You may have noticed that the text on this here blog is getting squishier-- a bug in the Blogger CSS has caused it to move to a squeezed, single-spaced line instead of its usual spacious...whatever it was. Blogger made the following announcement on its "Known Issues"/"Dashboard" page:

The line spacing of your post may become more condensed after using a blockquote.

Update, 6/5: This has been fixed in the master copies of the blog widget and the template CSS. If you have changed either on your blog, you may not get the fix. To fix this yourself, find the .post p { line in your CSS and move the line-height line into a new .post {} CSS block.

See? Now that I've used that block quote, the text has gone squishy. My question is this, and I throw it out to those of you who use Blogger, or who are more techno-savvy than I:

Do you know what any of the above means?

I went to my template page, as well as several Blogger help pages, and it's hard for me to translate what they're saying. I have never made template changes on my blog, so I'm not sure why it didn't just fix when Blogger seems to have fixed it. I'm happy to go in myself, but I'm not sure what a ".post p {" line is, and don't want to mess it up. It doesn't look horrible, but it bugs me (to pardon the pun).

Anyone have any advice on what to do?

Rock On

Tagged by Larry with the following meme:

The Debut Album Generator!

1. Go here. The first wikipedia article you get is the name of your band.

2. Go here. The last four words of the very last quote of the page is the title of your first album.

3. Go here. The third picture, no matter what it is, will be your album cover.

Voila! Your band has released its debut album and is ready to rock to the top of the chart!

Cool! I always wanted to start a band, and this is way easier than learning an instrument.

Let's see...Step One...

1. My band name: Mühlacker Water Tower

2. My debut album: ...Worth it. Be kind.

3. My album cover:

I'll tag The Digital Sextant, Salon de Frankie, and (although he doesn't have a blog, why leave him out of the fun?) Dave J. (Dave, you can just leave your answers in the comments section if you want to play). On the wiki link on step one, just hit "random article" on the left sidebar when you get to the main page, and whatever article comes up will be your band name. Similarly, if you want a new page of random quotations on step two (if you just end up getting the same quote as everyone), hit "New Page of Quotations" at the bottom of the page. Have fun! Rock on!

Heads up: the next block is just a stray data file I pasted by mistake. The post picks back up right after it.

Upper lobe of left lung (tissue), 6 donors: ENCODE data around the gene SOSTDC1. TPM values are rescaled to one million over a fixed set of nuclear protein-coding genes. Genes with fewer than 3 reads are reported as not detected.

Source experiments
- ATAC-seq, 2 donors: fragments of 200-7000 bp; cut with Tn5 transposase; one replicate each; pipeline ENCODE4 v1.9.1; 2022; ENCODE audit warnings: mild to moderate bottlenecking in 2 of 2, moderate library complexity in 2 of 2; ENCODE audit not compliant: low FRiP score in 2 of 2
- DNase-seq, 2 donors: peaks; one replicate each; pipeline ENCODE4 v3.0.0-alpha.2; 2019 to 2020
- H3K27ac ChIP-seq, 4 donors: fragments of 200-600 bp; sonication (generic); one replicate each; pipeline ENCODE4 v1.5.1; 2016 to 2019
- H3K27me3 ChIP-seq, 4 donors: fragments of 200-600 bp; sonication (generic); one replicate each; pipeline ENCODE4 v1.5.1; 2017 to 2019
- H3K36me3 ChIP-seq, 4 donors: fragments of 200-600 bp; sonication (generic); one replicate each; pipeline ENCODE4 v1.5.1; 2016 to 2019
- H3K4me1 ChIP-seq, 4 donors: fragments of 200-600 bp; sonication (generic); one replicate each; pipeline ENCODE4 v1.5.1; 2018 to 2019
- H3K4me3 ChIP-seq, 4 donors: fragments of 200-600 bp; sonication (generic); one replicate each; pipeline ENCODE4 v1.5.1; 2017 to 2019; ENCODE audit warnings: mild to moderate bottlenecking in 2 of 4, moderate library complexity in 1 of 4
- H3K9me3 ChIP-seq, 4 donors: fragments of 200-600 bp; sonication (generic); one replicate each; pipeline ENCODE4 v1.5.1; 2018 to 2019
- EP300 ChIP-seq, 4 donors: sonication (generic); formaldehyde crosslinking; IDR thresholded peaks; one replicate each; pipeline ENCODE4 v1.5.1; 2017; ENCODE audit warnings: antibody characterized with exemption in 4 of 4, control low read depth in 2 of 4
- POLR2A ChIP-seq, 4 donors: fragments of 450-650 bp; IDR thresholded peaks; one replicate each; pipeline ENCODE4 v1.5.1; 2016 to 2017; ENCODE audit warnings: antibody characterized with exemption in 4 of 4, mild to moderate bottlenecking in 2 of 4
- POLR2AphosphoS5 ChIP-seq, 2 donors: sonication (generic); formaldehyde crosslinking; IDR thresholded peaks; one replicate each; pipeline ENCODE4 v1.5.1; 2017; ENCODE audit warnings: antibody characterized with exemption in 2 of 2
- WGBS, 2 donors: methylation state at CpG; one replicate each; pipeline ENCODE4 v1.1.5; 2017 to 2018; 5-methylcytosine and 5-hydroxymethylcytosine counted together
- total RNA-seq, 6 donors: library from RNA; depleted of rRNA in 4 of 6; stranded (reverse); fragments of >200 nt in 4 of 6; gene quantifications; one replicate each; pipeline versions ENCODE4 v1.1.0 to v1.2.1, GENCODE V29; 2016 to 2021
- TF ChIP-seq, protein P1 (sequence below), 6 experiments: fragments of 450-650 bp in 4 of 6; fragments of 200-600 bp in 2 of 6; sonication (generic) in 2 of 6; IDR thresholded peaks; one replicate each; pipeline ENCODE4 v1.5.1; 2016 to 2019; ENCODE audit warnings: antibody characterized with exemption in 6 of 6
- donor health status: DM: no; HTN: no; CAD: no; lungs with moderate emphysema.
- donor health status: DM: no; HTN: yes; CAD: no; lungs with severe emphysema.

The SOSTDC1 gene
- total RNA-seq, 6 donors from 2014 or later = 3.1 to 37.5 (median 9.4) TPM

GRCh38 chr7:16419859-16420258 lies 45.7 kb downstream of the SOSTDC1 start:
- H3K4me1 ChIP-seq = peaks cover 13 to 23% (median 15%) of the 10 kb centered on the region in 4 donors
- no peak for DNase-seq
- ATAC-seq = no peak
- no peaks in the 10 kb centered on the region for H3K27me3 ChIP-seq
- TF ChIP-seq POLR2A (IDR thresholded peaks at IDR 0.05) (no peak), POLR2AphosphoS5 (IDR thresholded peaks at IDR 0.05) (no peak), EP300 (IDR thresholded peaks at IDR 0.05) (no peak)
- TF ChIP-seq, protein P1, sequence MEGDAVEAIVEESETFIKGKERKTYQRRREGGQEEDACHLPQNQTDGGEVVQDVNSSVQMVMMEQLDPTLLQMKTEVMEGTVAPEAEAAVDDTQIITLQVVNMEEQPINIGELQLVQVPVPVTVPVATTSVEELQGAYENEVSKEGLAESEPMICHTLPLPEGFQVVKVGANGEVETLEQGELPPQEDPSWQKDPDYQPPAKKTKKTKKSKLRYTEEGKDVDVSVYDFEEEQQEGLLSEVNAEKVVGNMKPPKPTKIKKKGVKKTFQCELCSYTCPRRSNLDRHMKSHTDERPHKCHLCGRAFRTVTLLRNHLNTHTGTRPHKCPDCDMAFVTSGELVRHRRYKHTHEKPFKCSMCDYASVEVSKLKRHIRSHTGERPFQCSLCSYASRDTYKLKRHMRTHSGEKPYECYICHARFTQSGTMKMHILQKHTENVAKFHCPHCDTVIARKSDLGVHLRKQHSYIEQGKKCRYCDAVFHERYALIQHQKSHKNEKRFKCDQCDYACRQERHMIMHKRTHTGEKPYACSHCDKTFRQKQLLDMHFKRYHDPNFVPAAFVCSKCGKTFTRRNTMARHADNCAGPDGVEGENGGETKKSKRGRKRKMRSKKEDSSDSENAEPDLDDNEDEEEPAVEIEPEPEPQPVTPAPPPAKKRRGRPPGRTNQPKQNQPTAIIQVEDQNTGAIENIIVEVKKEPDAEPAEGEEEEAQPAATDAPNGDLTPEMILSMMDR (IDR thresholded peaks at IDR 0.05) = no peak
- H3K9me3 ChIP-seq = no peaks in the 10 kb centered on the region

Tuesday, June 3, 2008

"Your Greatest Hopes And Highest Aspirations..."


Here's the money quote from tonight's speech:

The journey will be difficult. The road will be long. I face this challenge with profound humility, and knowledge of my own limitations. But I also face it with limitless faith in the capacity of the American people. Because if we are willing to work for it, and fight for it, and believe in it, then I am absolutely certain that generations from now, we will be able to look back and tell our children that this was the moment when we began to provide care for the sick and good jobs to the jobless; this was the moment when the rise of the oceans began to slow and our planet began to heal; this was the moment when we ended a war and secured our nation and restored our image as the last, best hope on Earth. This was the moment – this was the time – when we came together to remake this great nation so that it may always reflect our very best selves, and our highest ideals.